There are other options to LR that aren’t subscription…but neither ON1 or Luminar really have very good file management features…LR is still the standard.
Lightroom will oragnize them on input if you want, and follow any structure you assign. I have it store them in the way you describe, and it’s one of the reasons I haven’t moved off it, despite still using LR Classic.
FWIW, if you just want a one time extract from Photos, $10 for a month of LR might be worth it. If you’re looking for other options for longer term DAM/Editing features, there was a thread on here last year discussions LR alternatives (some of which were mentioned, eq CaptureOne).
I’m installing Lightroom now. Something to know: Adobe has made it so you can cancel your subscription online, but they charge you an early termination fee if you cancel before the end of year one. I’m hoping I can do my export within the trial period and avoid that.
So apparently Lightroom is absolutely useless for this. The current Lightroom will import from Apple Photos, but will only store your photos in your cloud, not on your local storage. Lightroom Classic will store photos locally, but can only import iPhoto or Aperture libraries, not Apple Photos libraries.
There’s apparently a hacky way to import with Lightroom and then export with Lightroom Classic, but I don’t want my photos in yet another cloud.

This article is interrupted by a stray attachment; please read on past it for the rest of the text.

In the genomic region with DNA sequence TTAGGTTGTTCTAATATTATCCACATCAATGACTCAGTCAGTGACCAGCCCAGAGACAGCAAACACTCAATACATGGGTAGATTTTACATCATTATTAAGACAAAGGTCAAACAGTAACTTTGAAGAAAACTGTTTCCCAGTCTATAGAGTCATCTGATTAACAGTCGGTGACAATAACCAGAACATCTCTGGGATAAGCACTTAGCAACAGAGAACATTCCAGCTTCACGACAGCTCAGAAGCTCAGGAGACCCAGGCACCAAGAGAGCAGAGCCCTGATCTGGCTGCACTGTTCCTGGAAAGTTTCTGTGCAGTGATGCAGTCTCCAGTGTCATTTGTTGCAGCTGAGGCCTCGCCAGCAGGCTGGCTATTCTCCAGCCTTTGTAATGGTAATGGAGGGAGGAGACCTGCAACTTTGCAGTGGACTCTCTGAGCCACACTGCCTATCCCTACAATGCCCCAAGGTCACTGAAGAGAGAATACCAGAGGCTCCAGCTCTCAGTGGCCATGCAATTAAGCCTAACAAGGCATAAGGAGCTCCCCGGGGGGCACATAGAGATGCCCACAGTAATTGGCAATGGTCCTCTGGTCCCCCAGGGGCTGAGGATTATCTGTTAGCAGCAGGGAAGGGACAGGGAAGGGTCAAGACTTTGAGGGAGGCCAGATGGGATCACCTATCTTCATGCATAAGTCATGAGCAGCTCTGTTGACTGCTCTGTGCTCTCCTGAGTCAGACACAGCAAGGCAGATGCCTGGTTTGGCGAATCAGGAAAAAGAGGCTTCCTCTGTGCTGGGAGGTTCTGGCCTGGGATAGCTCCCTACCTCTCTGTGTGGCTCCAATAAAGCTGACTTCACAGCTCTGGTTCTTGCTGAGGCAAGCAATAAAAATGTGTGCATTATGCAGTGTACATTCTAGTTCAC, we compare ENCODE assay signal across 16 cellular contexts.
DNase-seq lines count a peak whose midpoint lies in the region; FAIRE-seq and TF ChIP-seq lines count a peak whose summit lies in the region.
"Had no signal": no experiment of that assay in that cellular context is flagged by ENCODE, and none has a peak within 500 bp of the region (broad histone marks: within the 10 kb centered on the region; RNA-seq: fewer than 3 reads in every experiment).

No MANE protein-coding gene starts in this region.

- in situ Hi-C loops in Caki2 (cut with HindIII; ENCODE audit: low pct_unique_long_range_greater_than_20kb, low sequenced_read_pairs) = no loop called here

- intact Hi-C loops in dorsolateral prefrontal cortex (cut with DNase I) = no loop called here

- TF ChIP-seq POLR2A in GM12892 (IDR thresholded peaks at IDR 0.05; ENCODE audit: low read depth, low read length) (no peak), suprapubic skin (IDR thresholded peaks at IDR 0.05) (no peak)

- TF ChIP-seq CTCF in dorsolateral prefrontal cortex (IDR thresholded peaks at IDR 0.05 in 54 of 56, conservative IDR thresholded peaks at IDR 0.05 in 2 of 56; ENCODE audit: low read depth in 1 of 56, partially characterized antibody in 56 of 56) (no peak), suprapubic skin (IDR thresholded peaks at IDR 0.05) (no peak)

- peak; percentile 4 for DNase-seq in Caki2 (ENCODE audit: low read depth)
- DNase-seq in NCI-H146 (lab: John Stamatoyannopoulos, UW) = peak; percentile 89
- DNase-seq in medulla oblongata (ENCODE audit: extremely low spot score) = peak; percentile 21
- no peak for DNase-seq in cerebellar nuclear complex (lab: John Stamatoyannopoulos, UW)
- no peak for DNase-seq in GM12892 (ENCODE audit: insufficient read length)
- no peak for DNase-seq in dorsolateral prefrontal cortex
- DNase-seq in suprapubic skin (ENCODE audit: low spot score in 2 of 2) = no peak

I’m getting pretty angry at these big tech companies trying to hold my data hostage.
Hi, longtime Lightroom Classic user here. Do you want to recover photos with edits intact or are you happy if I show you how to make Lightroom Classic find all your original photos and organise them in date based folders?
I don’t edit my photos much, so originals are fine.
What I’m actually experimenting with now is making smart folders of each year in Apple Photos and exporting the originals from the smart folder. So far, it’s an extremely slow process, but the photos are reasonably organized, Photos isn’t choking, and Synology Photos is picking up on the Live Photo.
To import from the whole Photos library might cause some duplicates. Here is my method.
On your mac, check that Photos.app setting has been Download Originals to this mac.
Go to your Photos Library in Finder. Right click it and choose “Show Package Content”. You will see several folders, the interesting one is the “Original” folder. Do “Get Info” on the “Original” folder to see if the file count seems right.
My recommendation is to test on duplicates first by copying some photos from “Original” to somewhere else.
Make a new catalog in Lightroom Classic. Drag the “Original” folder (or the test folder) into the main window in Lightroom Classic. Now you should see your photos coming in.
Start on the left and go right in the Import GUI.
Enable “Include Subfolders”
Choose between Copy or Move at the top. Move will empty your “Original” folder.
On the top right, choose the destination.
In the “File Handling” panel, choose Minimal.
Scroll down on the right to the Destination panel. Choose Organize By date. Check that you are happy with the structure. Click Import.
That’s essentially what I’m doing now, but thanks for documenting it so folks can see it.
It’s in progress now. It’s very slow and both Lightroom and the Synology are struggling, but it’s chugging along and seems faster than the Photos export.
The nice thing is I’m putting the Lightroom exports into their own subfolder in my photos directory, so if they’re screwed up I can delete the folder without it messing with the rest of the library. I have several duplicates already because I’ve tried a half-dozen different import methods. But it shouldn’t be hard to clean up since I’ve kept every method to its own folder. Yay for regular folders over monolithic libraries!